Chia appears to be the new thing, add it to your smoothies, Bircher Muslei or gluten free bread its a new “miracle ingredient” a must have in the nutritional world. It is, I think, surprising to know that the chia seed was only permitted to be sold as a stand alone ingredient at the beginning of 2013. Before this they were permitted as a bakery ingredient at a level of no more than 5%. The new legislation passed in 2013, allowing the seed to be sold in different formats, is reported to have triggered a 10 fold increase in sales.
So whats all the fuss about. Often talked about as a “nutritional powerhouse” it can’t be denied the Chia seed contains good amounts of nutrients just like other seeds, unsurprising considering what it can grow into just given water.
Chia seeds are known in particular for their omega 3 content, but also fibre, protein and Magnesium. But how does it compare to other seeds, and does it justify the high price it demands.
The table below shows some of the commonly used seeds; the value of nutrients is based on a 15g portion size which is the maximum amount suggested for Chia per day. 15g of Chia is approximately a tablespoon.
|Vit. E alpha tocopherol (mg)||0.1||0.0||5.3||0.0||0.0|
Even from this small selection of nutrients it can be seen each seed has its own virtues. Pumpkin seeds are know for there high zinc content particularly important to a vegetarian whose Zinc maybe low. Sunflowers seeds have the greatest amount of fat, hence are used to make oil, the vitamin E (an antioxidant) content of the seed does provide some protection against oxidation, unfortunately heat and light can still easily oxidise vegetable oils making them very damaging to health. This and many other seeds have a high amount of omega 6 fats, which are abundant in the western diet, where as omega 3 fats are often in short supply hence why Chia seeds come into there own.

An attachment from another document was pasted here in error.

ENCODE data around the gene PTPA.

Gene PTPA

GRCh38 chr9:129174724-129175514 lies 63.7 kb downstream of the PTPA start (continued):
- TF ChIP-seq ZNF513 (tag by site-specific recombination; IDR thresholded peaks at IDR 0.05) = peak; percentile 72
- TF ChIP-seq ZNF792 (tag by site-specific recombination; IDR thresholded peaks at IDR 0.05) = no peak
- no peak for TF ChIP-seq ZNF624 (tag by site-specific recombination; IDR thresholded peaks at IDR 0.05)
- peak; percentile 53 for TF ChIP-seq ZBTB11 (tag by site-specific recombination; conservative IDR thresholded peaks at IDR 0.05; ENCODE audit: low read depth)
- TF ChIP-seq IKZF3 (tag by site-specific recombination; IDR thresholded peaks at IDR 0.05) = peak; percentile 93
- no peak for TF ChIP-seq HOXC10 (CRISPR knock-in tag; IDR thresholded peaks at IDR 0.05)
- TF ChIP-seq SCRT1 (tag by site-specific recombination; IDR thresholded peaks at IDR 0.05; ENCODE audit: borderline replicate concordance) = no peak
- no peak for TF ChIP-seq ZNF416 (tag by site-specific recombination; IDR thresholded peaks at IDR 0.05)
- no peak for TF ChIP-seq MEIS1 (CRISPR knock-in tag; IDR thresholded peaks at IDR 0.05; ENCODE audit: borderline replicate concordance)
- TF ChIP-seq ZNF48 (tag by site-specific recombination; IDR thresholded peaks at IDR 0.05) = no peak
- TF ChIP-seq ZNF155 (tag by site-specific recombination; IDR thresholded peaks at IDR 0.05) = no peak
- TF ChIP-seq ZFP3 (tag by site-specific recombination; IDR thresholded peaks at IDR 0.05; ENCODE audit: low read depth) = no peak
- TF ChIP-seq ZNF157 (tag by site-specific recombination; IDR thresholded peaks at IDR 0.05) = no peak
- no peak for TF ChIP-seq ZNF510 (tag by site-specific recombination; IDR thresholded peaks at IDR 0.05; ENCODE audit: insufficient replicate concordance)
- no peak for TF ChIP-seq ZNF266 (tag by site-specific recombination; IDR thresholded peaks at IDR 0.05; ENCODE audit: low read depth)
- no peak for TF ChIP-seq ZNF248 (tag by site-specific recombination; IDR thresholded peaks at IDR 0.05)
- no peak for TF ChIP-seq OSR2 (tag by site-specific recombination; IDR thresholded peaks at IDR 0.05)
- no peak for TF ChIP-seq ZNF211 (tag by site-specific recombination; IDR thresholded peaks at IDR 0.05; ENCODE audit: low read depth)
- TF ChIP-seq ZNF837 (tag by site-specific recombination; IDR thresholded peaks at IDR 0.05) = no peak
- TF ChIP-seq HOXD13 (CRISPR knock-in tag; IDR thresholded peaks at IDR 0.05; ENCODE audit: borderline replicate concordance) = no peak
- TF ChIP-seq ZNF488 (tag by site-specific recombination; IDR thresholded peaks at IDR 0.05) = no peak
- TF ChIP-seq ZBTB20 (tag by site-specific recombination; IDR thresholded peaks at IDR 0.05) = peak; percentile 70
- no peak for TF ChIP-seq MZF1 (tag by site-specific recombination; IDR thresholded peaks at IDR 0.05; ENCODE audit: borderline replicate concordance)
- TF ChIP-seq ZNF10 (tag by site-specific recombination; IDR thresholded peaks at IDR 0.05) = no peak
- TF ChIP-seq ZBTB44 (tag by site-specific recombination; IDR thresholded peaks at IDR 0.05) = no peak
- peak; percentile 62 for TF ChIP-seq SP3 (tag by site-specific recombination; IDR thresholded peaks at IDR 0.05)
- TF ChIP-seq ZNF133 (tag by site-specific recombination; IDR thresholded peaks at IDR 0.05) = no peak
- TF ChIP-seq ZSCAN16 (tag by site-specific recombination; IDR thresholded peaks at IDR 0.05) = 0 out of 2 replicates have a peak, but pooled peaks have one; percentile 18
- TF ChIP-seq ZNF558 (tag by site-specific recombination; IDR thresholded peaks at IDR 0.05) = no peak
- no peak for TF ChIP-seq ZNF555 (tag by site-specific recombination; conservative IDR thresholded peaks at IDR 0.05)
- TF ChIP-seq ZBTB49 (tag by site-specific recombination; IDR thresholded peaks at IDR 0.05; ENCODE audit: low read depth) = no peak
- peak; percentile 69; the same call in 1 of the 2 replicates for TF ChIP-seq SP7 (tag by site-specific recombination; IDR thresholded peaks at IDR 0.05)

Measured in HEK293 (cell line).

Flax seeds (also known as Linseeds) are a native seed having been consumed in the UK for thousands of years are also well known for omega 3 content. They are also the subject of a huge amount of research, much benefit is seen because of its uniquely high Lignan (plant oestrogen) and antioxidant content. Along with high fibre which helps bind hormones assisting there safe excretion and thus helping to balance our hormones.
Chia may have high omega 3 levels, but not as high as Flax, it certainly has high calcium levels, but not as high as Sesame and its magnesium content is surpassed by the humble pumpkin. It does have the highest fiber content which is not surprising considering its size this accompanied with its ability to absorb water to form a gelatinous substance has advantages for regulating bowel motions. (Do ensure you incorporate plenty of water with it though.) This function is also advantageous in cooking, making a good replacement for egg and gelatine. However it has to be said similar advantages can also be seen from flax seed.
It is important with all seeds that they are well digested to take advantage of the nutrients and to enable this a good deal of chewing is required. This is effective with larger seeds, but smaller ones tend to escape the grinding that takes place in the mouth, therefore to aid maceration the seeds should either be ground or well soaked.
Only a small amount research has been done on the chia seed pub med search “chia seeds benefits” shows only 4 papers. One review shows 3 out of 4 human clinical trials showing advantages in fat profiles, weight loss and glucose handling. They are all small and as papers of this kind will always state warrant more research.1. A similar search for Flaxseeds brings up 117 papers with plenty of possible benefits many similar to the chia.
It seems a safe and nutritious option to include chia in your diet, but don’t forget other seed options try them out and see which you can fit into your daily menus. There easy to add to porridge or muesli make sure there soaked or ground as necessary. Or add to smoothies.
Couple of favourite recipes: Chia Pudding, Simple Munchy Seeds, Flax seed bread